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Ralph Waldo Emerson:
Transcendental Meditations

The transcendentalist poet and writer Ralph Waldo Emerson was born on May 25, 1803 in Boston, Massachusetts to a family of merchants and ministers. His father, Reverend William Emerson, died in 1811 and his mother turned to a boarding house to help her support the children. Emerson attended Boston Latin School from 1817-1821 where he excelled in writing and won many awards for his essays. He was encouraged to write poetry by his Aunt Mary Moody.

Emerson taught at his brother William's school for young women, studied for the ministry at Harvard, and traveled south to Florida to cure a long-threatening tuberculosis outbreak. When he returned, he proceeded to preach and, in 1829, was ordained pastor of Second Church in Boston. He also married Ellen Tucker in 1829, but she died in 1831. In 1832, he resigned as the pastor of Second Church, preached his farewell sermon, and went to England to recover his strength and purpose in life.

Emerson returned to the States in 1834 and started his many years of leadership in transcendentalist thought and written expression. He married Lydia Jackson and she bore him four sons, three of which survived. He began to travel and took many trips west and abroad to speak publicly on the problems of slavery, war, and United States leadership. In the 1850s he published three of his most thematically integrated books, Representative Men, English Traits, and The Conduct of Life.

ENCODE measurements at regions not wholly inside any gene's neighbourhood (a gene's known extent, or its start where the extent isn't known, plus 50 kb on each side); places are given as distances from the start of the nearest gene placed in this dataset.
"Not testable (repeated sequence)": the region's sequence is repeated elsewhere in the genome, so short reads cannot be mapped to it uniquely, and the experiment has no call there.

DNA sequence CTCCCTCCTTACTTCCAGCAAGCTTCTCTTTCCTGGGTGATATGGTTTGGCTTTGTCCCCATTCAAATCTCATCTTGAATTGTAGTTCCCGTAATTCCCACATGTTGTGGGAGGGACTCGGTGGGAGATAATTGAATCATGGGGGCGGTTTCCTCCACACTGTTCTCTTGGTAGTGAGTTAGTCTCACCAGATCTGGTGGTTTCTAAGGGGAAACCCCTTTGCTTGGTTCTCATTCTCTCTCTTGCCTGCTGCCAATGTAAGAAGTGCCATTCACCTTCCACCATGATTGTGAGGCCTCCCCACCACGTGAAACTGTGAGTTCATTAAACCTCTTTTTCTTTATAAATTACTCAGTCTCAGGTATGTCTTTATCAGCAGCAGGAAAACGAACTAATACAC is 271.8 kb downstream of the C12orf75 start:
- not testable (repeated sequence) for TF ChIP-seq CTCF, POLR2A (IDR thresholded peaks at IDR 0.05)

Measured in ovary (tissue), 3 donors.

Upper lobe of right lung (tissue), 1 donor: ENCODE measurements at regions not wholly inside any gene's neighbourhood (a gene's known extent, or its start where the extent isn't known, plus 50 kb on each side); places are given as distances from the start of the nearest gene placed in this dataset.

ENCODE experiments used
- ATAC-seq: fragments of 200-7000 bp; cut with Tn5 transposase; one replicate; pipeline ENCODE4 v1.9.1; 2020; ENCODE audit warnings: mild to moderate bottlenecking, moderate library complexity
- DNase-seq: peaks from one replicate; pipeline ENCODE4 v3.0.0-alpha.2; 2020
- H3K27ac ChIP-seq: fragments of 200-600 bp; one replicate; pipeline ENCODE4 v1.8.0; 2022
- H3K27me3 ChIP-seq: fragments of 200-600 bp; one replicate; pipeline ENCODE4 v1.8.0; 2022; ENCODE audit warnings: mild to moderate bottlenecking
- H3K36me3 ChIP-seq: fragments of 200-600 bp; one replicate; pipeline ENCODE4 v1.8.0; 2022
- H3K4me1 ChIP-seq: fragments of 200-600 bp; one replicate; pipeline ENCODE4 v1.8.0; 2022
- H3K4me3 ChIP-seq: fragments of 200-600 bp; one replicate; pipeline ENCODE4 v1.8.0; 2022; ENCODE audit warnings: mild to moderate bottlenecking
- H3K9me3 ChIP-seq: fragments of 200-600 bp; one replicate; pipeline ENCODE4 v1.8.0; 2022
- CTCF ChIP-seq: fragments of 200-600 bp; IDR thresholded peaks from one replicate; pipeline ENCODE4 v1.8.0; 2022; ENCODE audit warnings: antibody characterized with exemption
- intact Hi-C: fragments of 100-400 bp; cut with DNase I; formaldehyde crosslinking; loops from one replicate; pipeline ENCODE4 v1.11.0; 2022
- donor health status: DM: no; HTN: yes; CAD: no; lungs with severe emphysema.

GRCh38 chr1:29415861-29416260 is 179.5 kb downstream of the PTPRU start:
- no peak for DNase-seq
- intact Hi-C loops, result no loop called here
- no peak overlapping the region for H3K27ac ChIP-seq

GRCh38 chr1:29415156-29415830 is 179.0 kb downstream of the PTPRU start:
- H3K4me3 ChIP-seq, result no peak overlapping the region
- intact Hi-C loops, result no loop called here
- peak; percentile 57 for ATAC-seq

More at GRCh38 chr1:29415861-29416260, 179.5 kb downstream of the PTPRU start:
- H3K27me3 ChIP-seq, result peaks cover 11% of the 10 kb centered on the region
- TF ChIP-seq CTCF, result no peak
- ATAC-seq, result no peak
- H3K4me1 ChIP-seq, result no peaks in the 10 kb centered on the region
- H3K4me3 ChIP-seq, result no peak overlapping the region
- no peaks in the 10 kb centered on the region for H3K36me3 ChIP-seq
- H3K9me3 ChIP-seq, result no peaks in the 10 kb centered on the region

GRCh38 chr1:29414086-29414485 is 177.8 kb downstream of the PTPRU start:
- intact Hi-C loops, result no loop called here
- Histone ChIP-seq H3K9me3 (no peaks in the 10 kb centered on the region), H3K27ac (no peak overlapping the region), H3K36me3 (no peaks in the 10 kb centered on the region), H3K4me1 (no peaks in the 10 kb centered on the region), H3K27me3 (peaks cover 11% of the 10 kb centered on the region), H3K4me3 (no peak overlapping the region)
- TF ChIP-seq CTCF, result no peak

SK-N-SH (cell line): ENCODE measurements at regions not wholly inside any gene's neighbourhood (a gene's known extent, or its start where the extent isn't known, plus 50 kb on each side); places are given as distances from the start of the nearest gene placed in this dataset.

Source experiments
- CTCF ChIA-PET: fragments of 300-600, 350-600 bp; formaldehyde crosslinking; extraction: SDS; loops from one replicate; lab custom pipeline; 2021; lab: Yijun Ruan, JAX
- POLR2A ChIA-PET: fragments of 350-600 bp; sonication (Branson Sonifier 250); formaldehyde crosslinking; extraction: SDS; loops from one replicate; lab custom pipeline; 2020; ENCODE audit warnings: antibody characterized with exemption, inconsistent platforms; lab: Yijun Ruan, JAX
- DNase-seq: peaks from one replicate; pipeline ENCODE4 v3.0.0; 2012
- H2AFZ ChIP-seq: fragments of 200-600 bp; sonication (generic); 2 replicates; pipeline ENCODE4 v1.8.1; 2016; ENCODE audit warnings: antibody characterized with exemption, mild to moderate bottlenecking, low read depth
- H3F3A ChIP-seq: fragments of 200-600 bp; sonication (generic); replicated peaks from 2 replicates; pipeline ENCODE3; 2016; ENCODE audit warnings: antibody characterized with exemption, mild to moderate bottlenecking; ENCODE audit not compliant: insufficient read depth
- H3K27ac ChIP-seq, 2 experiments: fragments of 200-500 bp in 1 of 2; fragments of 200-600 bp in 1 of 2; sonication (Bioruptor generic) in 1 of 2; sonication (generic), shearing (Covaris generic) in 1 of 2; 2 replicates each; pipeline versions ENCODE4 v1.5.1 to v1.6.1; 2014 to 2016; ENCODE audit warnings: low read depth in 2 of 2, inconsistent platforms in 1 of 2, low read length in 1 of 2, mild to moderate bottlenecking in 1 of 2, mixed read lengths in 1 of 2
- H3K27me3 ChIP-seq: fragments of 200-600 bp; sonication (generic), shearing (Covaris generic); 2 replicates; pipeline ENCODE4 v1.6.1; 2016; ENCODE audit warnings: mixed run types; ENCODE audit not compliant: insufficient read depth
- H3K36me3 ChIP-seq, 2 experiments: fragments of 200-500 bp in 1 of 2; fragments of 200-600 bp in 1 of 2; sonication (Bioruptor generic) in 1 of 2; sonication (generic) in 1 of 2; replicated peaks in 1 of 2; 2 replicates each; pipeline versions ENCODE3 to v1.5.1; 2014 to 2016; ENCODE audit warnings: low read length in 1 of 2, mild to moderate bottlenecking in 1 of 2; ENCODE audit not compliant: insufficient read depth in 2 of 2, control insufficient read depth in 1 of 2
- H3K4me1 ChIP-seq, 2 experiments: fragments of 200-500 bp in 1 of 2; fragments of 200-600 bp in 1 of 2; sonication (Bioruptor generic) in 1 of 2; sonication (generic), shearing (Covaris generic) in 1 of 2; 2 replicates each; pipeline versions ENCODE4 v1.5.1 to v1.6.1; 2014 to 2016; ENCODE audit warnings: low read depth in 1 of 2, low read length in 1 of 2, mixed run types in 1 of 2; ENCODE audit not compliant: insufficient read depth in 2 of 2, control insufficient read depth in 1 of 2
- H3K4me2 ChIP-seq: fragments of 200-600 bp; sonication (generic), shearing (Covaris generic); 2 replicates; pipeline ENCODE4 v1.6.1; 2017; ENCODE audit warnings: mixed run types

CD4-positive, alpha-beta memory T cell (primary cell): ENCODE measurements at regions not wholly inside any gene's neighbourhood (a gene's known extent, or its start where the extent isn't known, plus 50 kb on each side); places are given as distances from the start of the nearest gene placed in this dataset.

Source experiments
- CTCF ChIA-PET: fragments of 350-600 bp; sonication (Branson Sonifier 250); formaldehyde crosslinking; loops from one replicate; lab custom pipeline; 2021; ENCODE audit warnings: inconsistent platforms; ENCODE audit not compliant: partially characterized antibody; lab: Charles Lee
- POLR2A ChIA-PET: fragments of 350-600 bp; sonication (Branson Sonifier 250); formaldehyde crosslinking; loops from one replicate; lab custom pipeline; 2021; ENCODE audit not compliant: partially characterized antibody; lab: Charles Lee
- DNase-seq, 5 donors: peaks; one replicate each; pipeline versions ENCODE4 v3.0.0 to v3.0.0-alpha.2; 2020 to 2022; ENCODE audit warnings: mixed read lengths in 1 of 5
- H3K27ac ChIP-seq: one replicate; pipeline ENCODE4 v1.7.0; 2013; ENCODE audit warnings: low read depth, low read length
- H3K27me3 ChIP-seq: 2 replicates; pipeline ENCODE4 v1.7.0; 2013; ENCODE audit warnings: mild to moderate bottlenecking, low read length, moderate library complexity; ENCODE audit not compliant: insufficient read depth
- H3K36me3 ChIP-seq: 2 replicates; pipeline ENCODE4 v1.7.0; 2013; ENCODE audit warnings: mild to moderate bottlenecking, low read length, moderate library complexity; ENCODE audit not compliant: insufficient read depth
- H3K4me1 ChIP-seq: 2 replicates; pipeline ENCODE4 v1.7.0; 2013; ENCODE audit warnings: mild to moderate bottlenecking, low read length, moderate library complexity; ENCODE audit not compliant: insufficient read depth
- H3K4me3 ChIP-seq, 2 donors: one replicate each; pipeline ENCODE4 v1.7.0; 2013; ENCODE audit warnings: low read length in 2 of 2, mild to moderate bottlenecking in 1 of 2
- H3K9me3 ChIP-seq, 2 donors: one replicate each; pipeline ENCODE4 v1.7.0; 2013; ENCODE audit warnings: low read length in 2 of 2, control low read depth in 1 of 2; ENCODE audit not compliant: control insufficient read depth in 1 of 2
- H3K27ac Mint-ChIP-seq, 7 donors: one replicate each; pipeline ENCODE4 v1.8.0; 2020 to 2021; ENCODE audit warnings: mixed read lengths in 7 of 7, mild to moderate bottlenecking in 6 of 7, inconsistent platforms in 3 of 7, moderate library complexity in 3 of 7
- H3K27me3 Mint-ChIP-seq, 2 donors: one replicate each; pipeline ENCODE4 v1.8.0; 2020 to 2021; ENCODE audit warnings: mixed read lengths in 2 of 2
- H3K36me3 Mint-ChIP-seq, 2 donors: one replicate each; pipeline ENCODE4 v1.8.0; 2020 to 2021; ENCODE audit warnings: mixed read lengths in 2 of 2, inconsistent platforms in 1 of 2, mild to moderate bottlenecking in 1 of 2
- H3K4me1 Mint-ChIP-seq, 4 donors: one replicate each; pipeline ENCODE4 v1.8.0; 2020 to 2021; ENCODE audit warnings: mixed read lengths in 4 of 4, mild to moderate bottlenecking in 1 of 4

As a young boy, Emerson looked to his family, friends, town, and school for ideas and topics on which to write. He was a frequent visitor to the library where he withdrew many books concerning belief. His college studies were standard. In his first year he studied Greek Livy, Latin Horace, geometry, and Lowth's Grammar. During his second year he studied Cicero, history, geometry, Blair's Rhetoric, and Locke's Human Understanding. Emerson's third year of studies consisted of Homer, Juvenal, Hebrew, astronomy, and Stewart's Human Mind. In his final year he studied chemistry, political economy, Butler's Analogy, and The Federalist.

Ralph Waldo Emerson expressed a great concern for his country in his early years. A decade after the battles of 1812, when he was only 19, he feared that the national spirit had settled down. He began to recite in sermons and in letters to friends that the U.S. had showed strength, determination, and honor, and in order to sustain happiness the country can never be satisfied. In the hundreds of sermons that he gave, he greatly stressed prayer for every one. He would say, "Men should always be praying, all their prayers will be answered, and we must beware, then, what we ask." He became more philosophically focused and continued his literary writings, which focused on promoting his transcentalist philosophy.

Emerson was the center of the American transcendental movement, portraying most of his ideals and values through his individual literary accounts. One of his last pieces published, The Conduct of Life in 1860, made him a celebrity figurehead who brought forth both adulation and satire. He became a profound inspiration for many writers and his works (poetry and prose) are still highly valued today for their transcendalist contributions. Ralph Waldo Emerson died quietly of pneumonia in 1882.

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